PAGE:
[erlang-questions] "actor database" - architectural strategy question

Jesper Louis Andersen <>
Mon Feb 17 15:50:31 CET 2014

A document is a trace of events. These events records edits to the document
and when we play all of the events, we obtain the final document state.
Infinite undo is possible by looking back and replaying with a
point-in-time recovery option. An actor is a handler that can apply events
to a state in order to obtain a new state.

Events are persisted in an event log and WAL fashion. So even if the system
dies, we can replay its state safely. Once in a while, living processes
checkpoint their state to disk so they can boot up faster than having to
replay from day 0.

Multiple edits to the same document can be handled by operational transforms


Idle documents terminate themselves after a while by checkpointing
themselves to disk. Documents register themselves into gproc and if there
is no document present in gproc, you go to a manager and get it set up
either from disk or by forming a new document.

For easy storage, you can use a single table in a database for the log.

On Mon, Feb 17, 2014 at 3:20 PM, Miles Fidelman

> [Enough with the threads on Erlang angst for a while - time for some real
> questions :-) ]
> A lot of what I do is systems engineering, and a lot of that ends up in
> the realm of technology assessment - picking the right platform and tools
> for a particular system.  My dablings in Erlang are largely in that
> category - I keep seeing it as potentially useful for a class of systems,
> keep experimenting with it, done a couple proof-of-concept efforts, but
> haven't built an operational system at scale with it (yet).  The focus, so
> far, has been in modeling and simulation (I first discovered Erlang when
> chasing R&D contracts for a firm that built simulation engines for military
> trainers.  I was flabbergasted to discover that everything was written in
> C++, every simulated entity was an object, with 4 main loops threading
> through every object, 20 times a second.  Talk about spaghetti code.
>  Coming from a data comm. protocol/network background - where we'd spawn a
> process for everything - I asked the obvious question, and was told that
> context switches would bring a 10,000 entity simulation to its knees.  My
> instinctual response was "bullshit" - and went digging into the technology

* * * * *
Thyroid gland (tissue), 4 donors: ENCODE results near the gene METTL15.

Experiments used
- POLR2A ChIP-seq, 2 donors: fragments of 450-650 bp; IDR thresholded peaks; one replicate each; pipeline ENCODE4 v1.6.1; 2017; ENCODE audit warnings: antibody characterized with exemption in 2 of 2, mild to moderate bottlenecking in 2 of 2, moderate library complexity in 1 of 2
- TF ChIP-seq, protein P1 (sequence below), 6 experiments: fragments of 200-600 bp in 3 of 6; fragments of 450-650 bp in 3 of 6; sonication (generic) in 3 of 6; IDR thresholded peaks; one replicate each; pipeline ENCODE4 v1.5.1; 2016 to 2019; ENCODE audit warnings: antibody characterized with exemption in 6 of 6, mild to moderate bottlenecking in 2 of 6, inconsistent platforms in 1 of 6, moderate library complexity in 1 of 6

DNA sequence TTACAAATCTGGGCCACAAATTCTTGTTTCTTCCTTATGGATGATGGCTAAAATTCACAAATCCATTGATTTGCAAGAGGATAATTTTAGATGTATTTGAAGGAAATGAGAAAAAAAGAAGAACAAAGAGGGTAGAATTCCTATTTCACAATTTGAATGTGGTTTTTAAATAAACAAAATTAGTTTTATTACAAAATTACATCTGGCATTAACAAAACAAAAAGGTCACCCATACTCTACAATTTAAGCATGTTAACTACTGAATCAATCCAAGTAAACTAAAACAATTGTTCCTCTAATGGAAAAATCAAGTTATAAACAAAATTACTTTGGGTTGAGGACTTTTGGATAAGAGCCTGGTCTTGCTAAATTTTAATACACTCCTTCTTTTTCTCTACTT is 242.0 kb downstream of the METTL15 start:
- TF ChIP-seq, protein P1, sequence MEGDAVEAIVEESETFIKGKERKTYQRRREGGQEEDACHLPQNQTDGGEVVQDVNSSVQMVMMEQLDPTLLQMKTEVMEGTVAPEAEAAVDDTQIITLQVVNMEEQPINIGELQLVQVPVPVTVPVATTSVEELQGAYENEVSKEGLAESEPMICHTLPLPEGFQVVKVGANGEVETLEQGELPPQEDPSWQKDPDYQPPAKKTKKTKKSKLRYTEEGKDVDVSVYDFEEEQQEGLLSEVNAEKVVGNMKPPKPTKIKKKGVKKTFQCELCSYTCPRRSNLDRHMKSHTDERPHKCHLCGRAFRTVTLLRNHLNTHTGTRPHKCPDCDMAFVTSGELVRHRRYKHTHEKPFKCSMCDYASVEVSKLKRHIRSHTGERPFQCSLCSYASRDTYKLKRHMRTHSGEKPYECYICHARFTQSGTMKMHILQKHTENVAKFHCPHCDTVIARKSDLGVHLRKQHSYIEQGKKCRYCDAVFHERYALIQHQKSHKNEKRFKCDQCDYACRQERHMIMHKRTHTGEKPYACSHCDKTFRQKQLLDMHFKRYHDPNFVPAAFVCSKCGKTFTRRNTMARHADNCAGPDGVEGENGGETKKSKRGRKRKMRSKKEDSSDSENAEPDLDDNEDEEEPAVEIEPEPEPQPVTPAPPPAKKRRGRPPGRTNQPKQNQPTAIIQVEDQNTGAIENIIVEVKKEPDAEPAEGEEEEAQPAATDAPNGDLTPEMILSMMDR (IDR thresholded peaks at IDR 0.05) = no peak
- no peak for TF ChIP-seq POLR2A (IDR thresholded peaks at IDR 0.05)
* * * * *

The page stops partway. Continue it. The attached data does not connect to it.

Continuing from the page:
> for massive concurrency, and discovered Erlang.)
> Anyway....  For years, I've been finding myself in situations, and on
> projects, that have a common characteristic of linked documents that change
> a lot - in the general arena of planning and workflow. Lots of people, each
> editing different parts of different documents - with changes rippling
> through the collection.  Think linked spreadsheets, tiered project plans,
> multi-level engineering documents with lots of inter-dependencies.  To be
> more concrete: systems engineering documents, large proposals, business
> planning systems, command and control systems.
> Add in requirements for disconnected operation that lead to
> distribution/replication requirements rather than keeping single, central
> copies of things (as the librarians like to say, "Lots of Copies Keeps
> Stuff Safe").
> So far we've always taken conventional approaches - ranging from manual
> paper shuffling and xeroxing, to file servers with manual organization, to
> some of MS Office's document linking capabilities, to document databases
> and sharepoint.  And played with some XML database technologies.
> But.... I keep thinking that there are a set of underlying functions that
> beg for better tools - something like a distributed CVS that's optimized
> for planning documents rather than software (or perhaps something like a
> modernized Lotus Notes).
> And I keep thinking that the obvious architectural model is to treat each
> document (maybe each page) as an actor ("smart documents" if you will),
> with communication through publish-subscribe mechanisms. Interact with a